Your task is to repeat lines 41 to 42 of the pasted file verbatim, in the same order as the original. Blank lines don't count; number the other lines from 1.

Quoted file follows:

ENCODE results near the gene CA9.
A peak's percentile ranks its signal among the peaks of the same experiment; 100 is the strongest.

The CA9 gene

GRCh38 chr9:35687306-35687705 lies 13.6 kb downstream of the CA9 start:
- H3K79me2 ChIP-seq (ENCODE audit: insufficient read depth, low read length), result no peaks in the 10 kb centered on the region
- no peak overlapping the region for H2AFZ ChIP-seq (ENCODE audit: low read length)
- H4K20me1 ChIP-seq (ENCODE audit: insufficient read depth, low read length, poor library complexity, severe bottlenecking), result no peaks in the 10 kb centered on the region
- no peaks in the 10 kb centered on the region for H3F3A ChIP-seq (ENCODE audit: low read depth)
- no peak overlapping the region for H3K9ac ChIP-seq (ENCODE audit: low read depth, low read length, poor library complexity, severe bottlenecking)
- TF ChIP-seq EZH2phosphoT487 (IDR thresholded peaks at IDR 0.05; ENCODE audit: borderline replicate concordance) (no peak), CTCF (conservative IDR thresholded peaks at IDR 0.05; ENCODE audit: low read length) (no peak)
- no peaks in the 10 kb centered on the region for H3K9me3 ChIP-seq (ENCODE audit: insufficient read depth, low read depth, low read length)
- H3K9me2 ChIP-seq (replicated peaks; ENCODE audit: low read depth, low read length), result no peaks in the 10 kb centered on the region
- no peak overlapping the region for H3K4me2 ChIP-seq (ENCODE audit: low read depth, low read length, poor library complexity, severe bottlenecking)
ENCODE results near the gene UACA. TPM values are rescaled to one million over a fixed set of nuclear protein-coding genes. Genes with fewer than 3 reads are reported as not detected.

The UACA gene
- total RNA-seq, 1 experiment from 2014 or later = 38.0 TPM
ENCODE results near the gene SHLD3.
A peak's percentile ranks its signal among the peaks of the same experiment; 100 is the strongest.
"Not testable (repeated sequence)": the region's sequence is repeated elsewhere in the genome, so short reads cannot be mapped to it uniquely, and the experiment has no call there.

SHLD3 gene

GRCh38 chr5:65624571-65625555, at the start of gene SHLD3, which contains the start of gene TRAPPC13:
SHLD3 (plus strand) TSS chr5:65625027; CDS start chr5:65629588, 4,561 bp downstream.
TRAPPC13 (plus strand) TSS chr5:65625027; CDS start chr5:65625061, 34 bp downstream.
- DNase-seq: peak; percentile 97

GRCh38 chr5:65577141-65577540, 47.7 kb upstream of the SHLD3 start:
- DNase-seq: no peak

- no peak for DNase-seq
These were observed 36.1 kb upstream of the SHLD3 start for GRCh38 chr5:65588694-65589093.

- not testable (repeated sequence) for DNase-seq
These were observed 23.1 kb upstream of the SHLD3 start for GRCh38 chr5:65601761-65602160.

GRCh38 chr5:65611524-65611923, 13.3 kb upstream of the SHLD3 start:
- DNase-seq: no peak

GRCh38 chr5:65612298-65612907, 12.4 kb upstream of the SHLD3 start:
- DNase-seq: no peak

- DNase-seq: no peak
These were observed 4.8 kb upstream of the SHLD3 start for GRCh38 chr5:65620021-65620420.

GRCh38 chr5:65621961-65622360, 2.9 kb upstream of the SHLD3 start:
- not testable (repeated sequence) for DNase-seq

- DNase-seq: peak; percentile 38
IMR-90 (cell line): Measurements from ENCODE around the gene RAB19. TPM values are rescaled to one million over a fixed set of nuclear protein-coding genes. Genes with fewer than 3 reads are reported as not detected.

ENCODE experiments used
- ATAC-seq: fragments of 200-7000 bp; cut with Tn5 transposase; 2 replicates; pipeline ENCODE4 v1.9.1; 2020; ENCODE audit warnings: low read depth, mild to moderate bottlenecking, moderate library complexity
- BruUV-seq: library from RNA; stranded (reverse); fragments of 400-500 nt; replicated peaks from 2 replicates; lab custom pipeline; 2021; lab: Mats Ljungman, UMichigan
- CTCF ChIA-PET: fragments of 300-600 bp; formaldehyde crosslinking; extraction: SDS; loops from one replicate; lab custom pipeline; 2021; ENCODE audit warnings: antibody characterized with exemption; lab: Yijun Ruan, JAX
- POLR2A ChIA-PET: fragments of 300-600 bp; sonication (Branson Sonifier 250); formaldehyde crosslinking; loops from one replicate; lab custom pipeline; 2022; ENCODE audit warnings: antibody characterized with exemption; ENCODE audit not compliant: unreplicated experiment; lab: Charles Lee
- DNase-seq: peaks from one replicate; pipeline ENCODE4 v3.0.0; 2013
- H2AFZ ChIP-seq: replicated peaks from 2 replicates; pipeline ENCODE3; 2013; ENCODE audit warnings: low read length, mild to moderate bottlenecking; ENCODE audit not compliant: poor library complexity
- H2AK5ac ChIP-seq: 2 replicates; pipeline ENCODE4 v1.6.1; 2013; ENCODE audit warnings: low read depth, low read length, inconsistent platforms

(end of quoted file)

ENCODE experiments used
- ATAC-seq: fragments of 200-7000 bp; cut with Tn5 transposase; 2 replicates; pipeline ENCODE4 v1.9.1; 2020; ENCODE audit warnings: low read depth, mild to moderate bottlenecking, moderate library complexity